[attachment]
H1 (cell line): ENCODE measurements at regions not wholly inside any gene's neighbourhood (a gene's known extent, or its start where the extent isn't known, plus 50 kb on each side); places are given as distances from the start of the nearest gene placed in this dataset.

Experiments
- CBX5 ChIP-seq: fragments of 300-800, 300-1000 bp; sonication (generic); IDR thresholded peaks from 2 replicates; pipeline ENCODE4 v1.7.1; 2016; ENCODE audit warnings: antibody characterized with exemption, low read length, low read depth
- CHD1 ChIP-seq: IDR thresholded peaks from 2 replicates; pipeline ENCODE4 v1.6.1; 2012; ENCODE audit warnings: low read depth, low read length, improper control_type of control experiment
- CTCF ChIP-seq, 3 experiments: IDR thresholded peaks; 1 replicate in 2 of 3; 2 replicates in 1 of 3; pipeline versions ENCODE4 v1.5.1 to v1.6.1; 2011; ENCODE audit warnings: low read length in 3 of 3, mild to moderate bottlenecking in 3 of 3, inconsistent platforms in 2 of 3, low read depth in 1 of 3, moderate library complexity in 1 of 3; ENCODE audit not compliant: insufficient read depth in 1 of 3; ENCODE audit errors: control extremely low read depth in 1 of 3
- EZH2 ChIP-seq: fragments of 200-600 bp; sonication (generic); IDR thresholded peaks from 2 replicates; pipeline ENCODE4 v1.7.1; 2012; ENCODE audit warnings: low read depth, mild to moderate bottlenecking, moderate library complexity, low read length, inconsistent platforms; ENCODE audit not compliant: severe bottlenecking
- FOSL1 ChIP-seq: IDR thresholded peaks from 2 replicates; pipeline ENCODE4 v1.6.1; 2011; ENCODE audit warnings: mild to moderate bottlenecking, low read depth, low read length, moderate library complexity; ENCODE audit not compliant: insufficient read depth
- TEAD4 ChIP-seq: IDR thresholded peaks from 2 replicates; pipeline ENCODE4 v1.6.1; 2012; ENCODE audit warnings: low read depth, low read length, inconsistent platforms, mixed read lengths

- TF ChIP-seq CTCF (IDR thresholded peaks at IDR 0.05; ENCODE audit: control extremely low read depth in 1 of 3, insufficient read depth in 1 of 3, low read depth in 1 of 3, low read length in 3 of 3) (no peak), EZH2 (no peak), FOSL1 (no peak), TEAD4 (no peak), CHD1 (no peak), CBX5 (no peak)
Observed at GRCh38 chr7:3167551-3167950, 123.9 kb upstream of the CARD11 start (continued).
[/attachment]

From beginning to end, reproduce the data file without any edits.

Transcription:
H1 (cell line): ENCODE measurements at regions not wholly inside any gene's neighbourhood (a gene's known extent, or its start where the extent isn't known, plus 50 kb on each side); places are given as distances from the start of the nearest gene placed in this dataset.

Experiments
- CBX5 ChIP-seq: fragments of 300-800, 300-1000 bp; sonication (generic); IDR thresholded peaks from 2 replicates; pipeline ENCODE4 v1.7.1; 2016; ENCODE audit warnings: antibody characterized with exemption, low read length, low read depth
- CHD1 ChIP-seq: IDR thresholded peaks from 2 replicates; pipeline ENCODE4 v1.6.1; 2012; ENCODE audit warnings: low read depth, low read length, improper control_type of control experiment
- CTCF ChIP-seq, 3 experiments: IDR thresholded peaks; 1 replicate in 2 of 3; 2 replicates in 1 of 3; pipeline versions ENCODE4 v1.5.1 to v1.6.1; 2011; ENCODE audit warnings: low read length in 3 of 3, mild to moderate bottlenecking in 3 of 3, inconsistent platforms in 2 of 3, low read depth in 1 of 3, moderate library complexity in 1 of 3; ENCODE audit not compliant: insufficient read depth in 1 of 3; ENCODE audit errors: control extremely low read depth in 1 of 3
- EZH2 ChIP-seq: fragments of 200-600 bp; sonication (generic); IDR thresholded peaks from 2 replicates; pipeline ENCODE4 v1.7.1; 2012; ENCODE audit warnings: low read depth, mild to moderate bottlenecking, moderate library complexity, low read length, inconsistent platforms; ENCODE audit not compliant: severe bottlenecking
- FOSL1 ChIP-seq: IDR thresholded peaks from 2 replicates; pipeline ENCODE4 v1.6.1; 2011; ENCODE audit warnings: mild to moderate bottlenecking, low read depth, low read length, moderate library complexity; ENCODE audit not compliant: insufficient read depth
- TEAD4 ChIP-seq: IDR thresholded peaks from 2 replicates; pipeline ENCODE4 v1.6.1; 2012; ENCODE audit warnings: low read depth, low read length, inconsistent platforms, mixed read lengths

- TF ChIP-seq CTCF (IDR thresholded peaks at IDR 0.05; ENCODE audit: control extremely low read depth in 1 of 3, insufficient read depth in 1 of 3, low read depth in 1 of 3, low read length in 3 of 3) (no peak), EZH2 (no peak), FOSL1 (no peak), TEAD4 (no peak), CHD1 (no peak), CBX5 (no peak)
Observed at GRCh38 chr7:3167551-3167950, 123.9 kb upstream of the CARD11 start (continued).